Insider's Guides > Winter

Car Maintenance



Winter puts extra strain on a car, and any minor problems which have been hiding are likely to become more obvious and cause trouble once winter gets a grip. In cold conditions, it takes more power to start the engine, and you?ll be using the heater and demister more often - this takes its toll on the battery.

1 Check the coolant mixture. If the coolant (antifreeze and water) freezes, it could wreck your engine. A garage can check the coolant for you, or you can buy a simple and inexpensive coolant tester. Except in an emergency, never fill your cooling system with plain water, even in summer ? antifreeze stops corrosion inside the engine as well as protecting against the cold.

2 Check the hoses. Look for signs of damage or leaks, and have any problem hoses renewed. It is sometime possible to repair a leaking hose, but it is always best to replace a suspect hose before a leak develops.

3 Check the drivebelt(s). Look for damage, and check the tension of the belt(s). Refer to your Haynes manual for details.

4 Check the battery. Battery failure is the most common source of trouble in winter. Check that the battery is in good condition, then clean the battery lead connections, and make sure they're tight. If the battery shows signs that it might be getting towards the end of its life, fit a new one before winter starts. Refer to your Haynes manual for details of how to check a battery.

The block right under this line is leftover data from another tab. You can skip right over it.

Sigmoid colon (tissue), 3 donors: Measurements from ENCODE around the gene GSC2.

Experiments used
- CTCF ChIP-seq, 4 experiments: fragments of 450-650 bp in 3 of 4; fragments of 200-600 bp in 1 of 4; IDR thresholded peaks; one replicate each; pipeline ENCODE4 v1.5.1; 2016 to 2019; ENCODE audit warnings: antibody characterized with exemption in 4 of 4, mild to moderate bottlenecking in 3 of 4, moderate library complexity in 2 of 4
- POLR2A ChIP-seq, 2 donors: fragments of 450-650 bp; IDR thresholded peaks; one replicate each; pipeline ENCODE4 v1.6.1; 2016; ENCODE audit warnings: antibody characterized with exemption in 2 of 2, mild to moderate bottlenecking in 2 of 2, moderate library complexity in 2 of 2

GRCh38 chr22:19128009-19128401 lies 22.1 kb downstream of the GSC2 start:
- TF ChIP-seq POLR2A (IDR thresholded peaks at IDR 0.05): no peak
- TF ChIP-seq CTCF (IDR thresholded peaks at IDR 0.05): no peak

5 Check wipers & washers. You'll use them a lot more in winter. Make sure the wiper blades are in good condition (new ones aren't expensive, so it's well worth renewing them at the start of every winter anyway). Check the windscreen (and tailgate, if you have one) washer system. Make sure the washer jets aren't blocked, and that they spray onto the screen, not over the top of the roof or onto the bonnet! Always keep the washer fluid topped up.

6 Check all fluids and filters. Top up or renew if necessary.

7 Check lights and indicators. Make sure that they work properly, and replace any blown bulbs.

Haynes Hints - Driving in wintry conditions

  • If you're going to drive in severe cold, or snowy and icy conditions, make sure you're properly equipped The weather can worsen very quickly in winter, so even if it looks OK when you set off, be prepared!
  • When driving on slippery roads, drive slowly, smoothly and gently - accelerate gently, steer gently and brake gently.
  • Tell someone where you're going, what route you're taking and what time you're expecting to arrive at your destination.
  • Make sure you have a full tank of fuel - this will allow you to keep the engine running for warmth (through the heating system), without fear of running out of fuel, if you get delayed or stuck.
  • Carry warm clothes and blankets to keep you warm if you get stuck. A bar of chocolate could also come in handy.
  • Carry de-icer fluid, a scraper, jump leads and a tow rope.
  • Pack some pieces of old sacking, or similar material, which you can place under the wheels to give better traction if you get stuck.
  • Pack a shovel, in case you need to dig yourself out of trouble.
  • Use snow chains or studded tyres. In some areas, it's compulsory to use snow chains or studded tyres on certain roads (or even all roads!) - note, however, that it may also be compulsory to remove them again when you reach roads which are unaffected by ice or snow (this applies to many alpine roads at certain times of the year).